All of this makes me wonder how much this is equally applicable to the average citizen of an industrialised civilisation. After all, if all you know about drinking-water is that it comes out of the tap, and all you know about food is that you get it from the supermarket, how well-equipped will you be for survival when those things are taken away from you?

The cynical part of me – and if you’ve read this blog before, it won’t surprise you to learn that I have one – thinks that this suits our elites just fine. After all, if we can’t survive outside the world that has been built for us, they needn’t chain us to it. We just have to put up with it, the same way that battery chickens do. And if they dumb us down sufficiently, the idea of running away won’t even occur to us.

The people whom we dismissively term “hunter-gatherers” have got all that stuff down, because they have to. They may only know how to answer those questions within a limited area, but boy can they answer them. This is the result of collective knowledge handed down over generations, or what might otherwise be called tradition. (Indeed, that is the literal meaning of the Latin word traditio, “handing over.”)

Once upon a time someone ate one of those mushrooms, and they turned blue and keeled over, so we don’t eat those mushrooms. That’s the kind of thing you really need to know, because those other mushrooms are really good to eat. And so on. Anthropologists researching indigenous peoples routinely report that they can identify huge numbers of plant and other species in their environment, because of course they can. When you think about it, it’s no more remarkable than being able to read a train timetable is for us.

It’s been said that if you were to transport a Kalahari bushman to Piccadilly he wouldn’t last twenty minutes. But by the same token, if you were to transport the average denizen of Piccadilly to the Kalahari, neither would they. It’s a question of tradition, and of adequate education within that tradition.

It seems to me that the traditions of industrial civilisation within which we are all brought up are going to prove woefully inadequate to cope with what the future holds for us. We are already seeing food shortages, water shortages, fuel and energy prices which are increasingly out of reach for many people. The time is coming when more and more of us are going to have to fall back on what economists like to call primary production, or what we used to call Nature back when that was still a respectable term.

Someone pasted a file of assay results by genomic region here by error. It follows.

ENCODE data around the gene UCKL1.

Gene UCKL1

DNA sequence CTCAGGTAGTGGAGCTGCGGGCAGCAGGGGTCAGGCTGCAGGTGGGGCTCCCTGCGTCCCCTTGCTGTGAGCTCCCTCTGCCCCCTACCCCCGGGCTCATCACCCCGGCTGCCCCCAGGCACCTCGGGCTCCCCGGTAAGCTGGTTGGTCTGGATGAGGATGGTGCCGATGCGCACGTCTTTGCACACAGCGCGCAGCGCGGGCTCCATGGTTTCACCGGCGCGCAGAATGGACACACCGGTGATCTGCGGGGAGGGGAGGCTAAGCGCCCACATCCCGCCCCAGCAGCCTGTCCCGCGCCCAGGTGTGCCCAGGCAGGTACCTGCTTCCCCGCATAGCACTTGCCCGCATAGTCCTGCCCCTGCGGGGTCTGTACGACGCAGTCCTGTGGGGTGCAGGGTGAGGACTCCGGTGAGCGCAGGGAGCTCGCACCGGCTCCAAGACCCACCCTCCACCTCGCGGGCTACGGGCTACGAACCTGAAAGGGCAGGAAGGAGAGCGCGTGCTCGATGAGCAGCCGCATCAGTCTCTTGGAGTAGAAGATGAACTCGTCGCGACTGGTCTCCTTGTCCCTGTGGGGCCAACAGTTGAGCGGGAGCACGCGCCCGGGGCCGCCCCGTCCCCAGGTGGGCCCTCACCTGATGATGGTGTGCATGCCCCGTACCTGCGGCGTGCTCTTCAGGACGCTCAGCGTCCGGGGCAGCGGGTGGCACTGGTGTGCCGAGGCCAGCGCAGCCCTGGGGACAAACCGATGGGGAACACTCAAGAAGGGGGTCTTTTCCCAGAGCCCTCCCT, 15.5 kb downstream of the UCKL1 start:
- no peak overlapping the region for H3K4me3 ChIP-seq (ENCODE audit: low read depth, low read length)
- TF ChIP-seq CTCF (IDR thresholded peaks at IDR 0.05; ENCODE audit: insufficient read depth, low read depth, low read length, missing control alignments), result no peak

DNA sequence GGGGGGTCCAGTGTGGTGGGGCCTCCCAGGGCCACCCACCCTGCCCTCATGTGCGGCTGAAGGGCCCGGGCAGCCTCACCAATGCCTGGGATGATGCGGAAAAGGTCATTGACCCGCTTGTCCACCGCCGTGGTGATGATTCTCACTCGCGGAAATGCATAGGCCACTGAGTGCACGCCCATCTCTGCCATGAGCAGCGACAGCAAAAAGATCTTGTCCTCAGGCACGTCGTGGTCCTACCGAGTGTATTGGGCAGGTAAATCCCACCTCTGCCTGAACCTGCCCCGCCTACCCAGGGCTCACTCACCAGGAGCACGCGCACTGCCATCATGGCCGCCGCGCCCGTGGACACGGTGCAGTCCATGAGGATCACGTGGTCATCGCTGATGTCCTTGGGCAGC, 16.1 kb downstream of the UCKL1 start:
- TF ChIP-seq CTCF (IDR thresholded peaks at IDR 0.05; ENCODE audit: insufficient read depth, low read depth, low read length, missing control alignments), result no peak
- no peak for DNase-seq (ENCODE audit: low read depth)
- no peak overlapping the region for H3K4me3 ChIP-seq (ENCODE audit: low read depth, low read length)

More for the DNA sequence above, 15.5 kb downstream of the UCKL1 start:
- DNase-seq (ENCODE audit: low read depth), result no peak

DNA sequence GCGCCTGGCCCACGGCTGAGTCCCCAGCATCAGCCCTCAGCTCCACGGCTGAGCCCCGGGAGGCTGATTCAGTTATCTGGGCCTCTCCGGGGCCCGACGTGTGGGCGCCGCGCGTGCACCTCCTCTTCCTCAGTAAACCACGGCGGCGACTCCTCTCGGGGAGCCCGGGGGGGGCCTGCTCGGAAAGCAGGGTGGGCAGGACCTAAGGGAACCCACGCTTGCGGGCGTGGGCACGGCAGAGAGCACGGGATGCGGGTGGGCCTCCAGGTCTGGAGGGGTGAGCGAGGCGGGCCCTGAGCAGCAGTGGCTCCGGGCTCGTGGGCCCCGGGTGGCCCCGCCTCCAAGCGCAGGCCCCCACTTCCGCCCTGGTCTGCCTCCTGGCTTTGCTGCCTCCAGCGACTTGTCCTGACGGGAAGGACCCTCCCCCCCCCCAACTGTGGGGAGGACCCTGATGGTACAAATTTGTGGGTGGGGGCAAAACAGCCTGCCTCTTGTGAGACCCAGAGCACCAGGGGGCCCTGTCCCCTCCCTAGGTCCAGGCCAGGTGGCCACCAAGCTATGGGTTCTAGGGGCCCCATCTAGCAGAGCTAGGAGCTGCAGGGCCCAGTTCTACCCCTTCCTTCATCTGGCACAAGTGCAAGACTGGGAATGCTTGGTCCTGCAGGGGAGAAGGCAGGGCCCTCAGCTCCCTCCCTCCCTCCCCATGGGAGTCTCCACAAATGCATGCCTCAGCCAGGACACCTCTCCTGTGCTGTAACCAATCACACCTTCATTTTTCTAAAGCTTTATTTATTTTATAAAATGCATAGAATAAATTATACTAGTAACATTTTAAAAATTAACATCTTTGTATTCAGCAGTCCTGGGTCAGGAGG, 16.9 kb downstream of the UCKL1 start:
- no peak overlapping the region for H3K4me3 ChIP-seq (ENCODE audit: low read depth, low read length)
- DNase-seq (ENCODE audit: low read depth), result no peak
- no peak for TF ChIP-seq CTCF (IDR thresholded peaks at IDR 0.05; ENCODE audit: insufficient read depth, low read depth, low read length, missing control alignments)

This is not to say that you are going to wake up one morning in the middle of the jungle with nothing but a machete and a rumbling stomach. You are, however, going to wake up one morning quite soon with a rumbling stomach and no access to whatever foodstuffs might still be stocked by our local supermarket. You may find one day that you turn on the tap and nothing happens. Is there a reliable source of potable water within walking distance of where you live? Who can you rely on to help in an emergency? What skills or other goods to you have to offer to someone else who has what you need? Do you even know who those people are or what they want?

The good news is that rescued battery chickens can usually adapt well to life in a more natural environment, and if a chicken can figure it out there must be hope for the rest if us. But we have rather more complex needs than a chicken does. It behoves us all to skill up, to the extent that we can, and above all to help one another through this mess. That may sound like Communism to you, but to me it just seems like common sense. Not that there’s too much of that about at the moment.

Comments are welcome, but I do pre-moderate them to make sure they comply with the house rules.

On borders

Nations, like individuals, tell stories in order to understand what they are, where they come from, and what they want to be. National narratives, like personal ones, are prone to sentimentality, grievance, pride, shame, self-blindness. There is never just one—they compete and constantly change. The most durable narratives are not the ones that stand up best to fact-checking. They’re the ones that address our deepest needs and desires.

George Packer

I was moved to write this post by an article in the Guardian newspaper entitled: “The big idea: do nations really need borders?” As those familiar with Betteridge’s Law might have predicted, the article argues that they do not. If the article had had comments enabled, I would have written this piece as a comment; since the Guardian apparently isn’t interested in my (or your) opinion, I shall have to say my piece here. Feel free, by the way, to go and read the original article first; I’m happy to wait.